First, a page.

Tony’s Brick Oven Pizzeria: The kids were ready for good old fashioned pizza, so an Internet search led us to believe Tony’s was the way to go. It was also in the downtown area, not far from Half Shell Oyster house. Tony’s is on a side street and is fairly small. It appeared as though it could seat maybe fifty people at the most. Though we were seated quickly, it took our waitress twenty minutes to bring us water. On the one hand, we felt bad for her because she seemed to be handling phone and online orders as well, but we definitely felt as though we were an afterthought. To make matters worse, a gentlemen who seemed to be either high or mentally unstable came in and out of the restaurant no less than fifteen times. He wanted to use people’s cell phones, he wanted water, he wanted a car ride–in, out, in, out, in, out. The staff finally had to stand at the door and try to keep him from coming all the way in, and at that point it got very tense. The police finally showed up after about thirty minutes of this. Within three minutes, they cuffed him and stuffed him into the squad car. I have no idea if the pizza was any good or not. I was so rattled by the whole thing that I couldn’t eat. Very weird situation.
The Rack House Steak & Spirits: Across the street from Half Shell Oyster House, The Rack House Steak & Spirits also had an excellent ambiance. Our waitress was exceedingly friendly and even answered questions we had about the 4th of July fireworks taking place that night. We were very pleased with both the food and the service.
The fireworks: Speaking of which, my idealistic fantasy before we actually arrived in Gulfport was to walk about a mile down the beach from our resort towards the downtown area where the fireworks were going to be detonated. Well, after the pizza ordeal as well as the many, many people setting off their own fireworks on the beach, we decided to stay on the grounds at the Oasis and watch what we could. We could see and hear the fireworks pretty well, but they didn’t last very long nor were they all that impressive.
Gulfport Premium Outlets: We learned an outlet mall existed not too far away from us, so we decided to check it out. My kids were not interested in the beach, we’d already been swimming at the Oasis pool that day, and walking around downtown Gulfport was not going to happen anymore. Even though it was pretty hot, we gave it a look. We loved it! The Gulfport Premium Outlets had some great stores and we found some awesome deals. My oldest daughter particularly loved a video game store that had a little bit of everything pop culture and video game related. I highly recommend this mall if you’re in the area.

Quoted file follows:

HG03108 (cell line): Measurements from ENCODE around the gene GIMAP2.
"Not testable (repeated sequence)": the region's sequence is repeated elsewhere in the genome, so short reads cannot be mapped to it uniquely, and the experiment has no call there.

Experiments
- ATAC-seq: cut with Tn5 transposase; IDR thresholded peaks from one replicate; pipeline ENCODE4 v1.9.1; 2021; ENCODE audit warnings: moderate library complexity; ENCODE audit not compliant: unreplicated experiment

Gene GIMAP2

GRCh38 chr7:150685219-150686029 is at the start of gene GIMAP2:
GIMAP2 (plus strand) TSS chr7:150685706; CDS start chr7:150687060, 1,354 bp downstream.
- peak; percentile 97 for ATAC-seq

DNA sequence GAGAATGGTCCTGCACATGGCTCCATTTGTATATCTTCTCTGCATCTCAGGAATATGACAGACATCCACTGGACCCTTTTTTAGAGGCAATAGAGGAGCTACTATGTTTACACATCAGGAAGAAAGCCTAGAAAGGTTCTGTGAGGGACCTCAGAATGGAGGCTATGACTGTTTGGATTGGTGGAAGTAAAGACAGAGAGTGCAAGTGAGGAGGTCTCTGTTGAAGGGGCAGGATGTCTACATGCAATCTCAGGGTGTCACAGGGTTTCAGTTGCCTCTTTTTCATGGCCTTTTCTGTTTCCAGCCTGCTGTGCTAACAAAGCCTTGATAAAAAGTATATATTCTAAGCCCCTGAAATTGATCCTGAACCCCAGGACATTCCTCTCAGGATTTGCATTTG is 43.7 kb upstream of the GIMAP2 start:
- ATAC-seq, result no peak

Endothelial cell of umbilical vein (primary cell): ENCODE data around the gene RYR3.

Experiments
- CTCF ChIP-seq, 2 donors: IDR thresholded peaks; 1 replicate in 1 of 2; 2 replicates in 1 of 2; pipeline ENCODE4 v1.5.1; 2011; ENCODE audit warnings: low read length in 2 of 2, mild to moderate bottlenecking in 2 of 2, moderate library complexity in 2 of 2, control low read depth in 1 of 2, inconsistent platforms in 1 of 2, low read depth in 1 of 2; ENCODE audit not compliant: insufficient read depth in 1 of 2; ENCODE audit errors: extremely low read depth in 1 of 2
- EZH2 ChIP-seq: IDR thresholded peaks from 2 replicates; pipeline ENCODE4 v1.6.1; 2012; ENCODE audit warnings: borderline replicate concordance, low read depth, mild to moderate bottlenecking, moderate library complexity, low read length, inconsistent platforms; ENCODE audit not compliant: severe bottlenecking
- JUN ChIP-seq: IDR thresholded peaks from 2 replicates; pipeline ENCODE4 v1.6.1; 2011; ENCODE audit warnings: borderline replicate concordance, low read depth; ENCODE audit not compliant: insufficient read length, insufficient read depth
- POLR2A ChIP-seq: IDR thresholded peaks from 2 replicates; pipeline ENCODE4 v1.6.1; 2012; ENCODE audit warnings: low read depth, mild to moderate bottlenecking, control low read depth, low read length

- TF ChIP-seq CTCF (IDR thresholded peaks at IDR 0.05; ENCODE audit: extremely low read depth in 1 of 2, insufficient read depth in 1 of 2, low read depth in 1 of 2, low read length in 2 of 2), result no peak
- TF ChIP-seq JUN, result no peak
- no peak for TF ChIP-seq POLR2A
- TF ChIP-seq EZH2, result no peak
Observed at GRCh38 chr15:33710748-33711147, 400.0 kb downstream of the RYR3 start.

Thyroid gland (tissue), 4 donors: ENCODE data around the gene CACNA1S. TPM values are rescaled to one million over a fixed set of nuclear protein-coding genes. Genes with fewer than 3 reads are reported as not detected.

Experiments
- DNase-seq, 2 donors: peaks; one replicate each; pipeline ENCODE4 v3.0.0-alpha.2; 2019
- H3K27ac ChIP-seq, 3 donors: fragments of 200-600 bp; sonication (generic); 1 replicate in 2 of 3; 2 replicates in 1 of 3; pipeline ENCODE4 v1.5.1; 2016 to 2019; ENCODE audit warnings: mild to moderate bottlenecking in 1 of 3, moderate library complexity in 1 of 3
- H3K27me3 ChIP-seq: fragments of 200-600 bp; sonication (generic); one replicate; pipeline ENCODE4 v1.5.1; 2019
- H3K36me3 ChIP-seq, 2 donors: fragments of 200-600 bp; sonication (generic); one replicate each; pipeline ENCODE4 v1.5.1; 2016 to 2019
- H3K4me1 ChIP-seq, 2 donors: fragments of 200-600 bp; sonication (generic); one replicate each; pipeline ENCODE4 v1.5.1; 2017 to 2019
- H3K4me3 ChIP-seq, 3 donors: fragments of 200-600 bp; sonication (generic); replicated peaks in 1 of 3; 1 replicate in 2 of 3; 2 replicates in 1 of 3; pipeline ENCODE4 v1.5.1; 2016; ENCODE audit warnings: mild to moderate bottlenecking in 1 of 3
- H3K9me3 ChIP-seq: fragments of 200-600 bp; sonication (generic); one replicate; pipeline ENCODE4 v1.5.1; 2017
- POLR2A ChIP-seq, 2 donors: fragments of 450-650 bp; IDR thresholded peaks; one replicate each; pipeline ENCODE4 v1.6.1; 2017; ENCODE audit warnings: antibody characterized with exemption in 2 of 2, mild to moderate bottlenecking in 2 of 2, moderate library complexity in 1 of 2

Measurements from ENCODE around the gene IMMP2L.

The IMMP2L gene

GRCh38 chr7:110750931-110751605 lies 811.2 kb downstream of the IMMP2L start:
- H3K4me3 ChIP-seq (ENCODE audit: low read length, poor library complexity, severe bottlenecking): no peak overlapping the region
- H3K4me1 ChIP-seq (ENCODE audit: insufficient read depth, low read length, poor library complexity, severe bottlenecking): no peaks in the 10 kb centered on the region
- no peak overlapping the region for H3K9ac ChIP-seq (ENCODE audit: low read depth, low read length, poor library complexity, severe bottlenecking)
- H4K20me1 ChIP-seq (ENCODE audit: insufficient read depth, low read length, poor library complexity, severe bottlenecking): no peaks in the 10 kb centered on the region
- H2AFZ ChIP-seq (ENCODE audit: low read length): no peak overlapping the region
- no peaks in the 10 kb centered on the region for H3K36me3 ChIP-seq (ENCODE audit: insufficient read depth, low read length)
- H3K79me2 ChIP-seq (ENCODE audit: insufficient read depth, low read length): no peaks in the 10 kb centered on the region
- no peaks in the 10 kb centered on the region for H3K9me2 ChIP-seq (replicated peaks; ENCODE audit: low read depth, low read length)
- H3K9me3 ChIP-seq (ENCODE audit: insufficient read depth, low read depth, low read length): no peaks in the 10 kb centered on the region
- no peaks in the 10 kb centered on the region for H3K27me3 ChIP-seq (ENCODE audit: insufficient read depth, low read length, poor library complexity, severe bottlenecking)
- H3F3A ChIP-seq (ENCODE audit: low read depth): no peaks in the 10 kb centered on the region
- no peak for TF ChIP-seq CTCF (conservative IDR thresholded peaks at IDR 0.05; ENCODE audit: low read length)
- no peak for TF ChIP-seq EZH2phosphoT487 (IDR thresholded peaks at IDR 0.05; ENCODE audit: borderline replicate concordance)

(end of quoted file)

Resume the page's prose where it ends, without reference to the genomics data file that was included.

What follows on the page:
While we met a lot of very nice people, we don’t plan on visiting Gulfport again. Outside of a few good restaurants and a great mall, it didn’t really appeal to us, and, let’s be honest, we don’t need to drive twelve hours to experience a mall and a few good restaurants. I do wish we had checked out their aquarium. It’s supposed to be very good, but so was everything else I’d read online about the area.
The first destination point during our summer 2022 vacation could be found in Gulfport, Mississippi, at the Oasis Resort.
How did I choose the Oasis Resort, you ask? Simple. I Google “nice family beach within driving distance.” Guess what came up?
I’ll talk more about Gulfport in a future entry, but all of the travel websites raved about Oasis Resort in the Centennial Plaza. I checked out the pictures, read the reviews, and figured it looked like a good place to try. After all, it has its own water park (as you can see in the pictures above taken from our room window), and the beach was literally just across the street. I was personally excited to get back to a beach, but I figured if the family got tired of the sand, we could hit our resort’s water park. Win/Win, right?
I’m getting a little ahead of myself. When we rolled into Centennial Plaza, we were impressed. The grounds were nicely kept with interesting architecture. As it turns out, the entire plaza was once a Naval training camp! We found the check-in building next to the water park, headed in, and got our key cards. It wasn’t the friendliest of check-ins, but I was also finishing up a long day of driving, so I figured maybe I just wasn’t in a great mood.
We found our particular building, also next to the water park, and walked by a guy smoking a cigarette by the front doors in order to get in. (This became a regular occurrence, but not with the same guy.) We then took a small elevator to the third floor and found our room.
We’re the kind of family who really enjoys the suite life. Therefore, when I saw Oasis offered a room with a kids suite, I jumped on it. The kids get their own space with a bunk bed? Very cool! Except that suite was nothing more than a VERY small area with a six foot partition separating it from our portion of the otherwise standard hotel room. The online pictures were extremely misleading–they made this room look three times bigger than it actually was.
We were also greeted with stained sheets on my daughter’s bed. We’re not sure what it was, but it almost looked like motor grease. We immediately called down to get new sheets brought up. This, too, was a bit of a fiasco, but it gone done.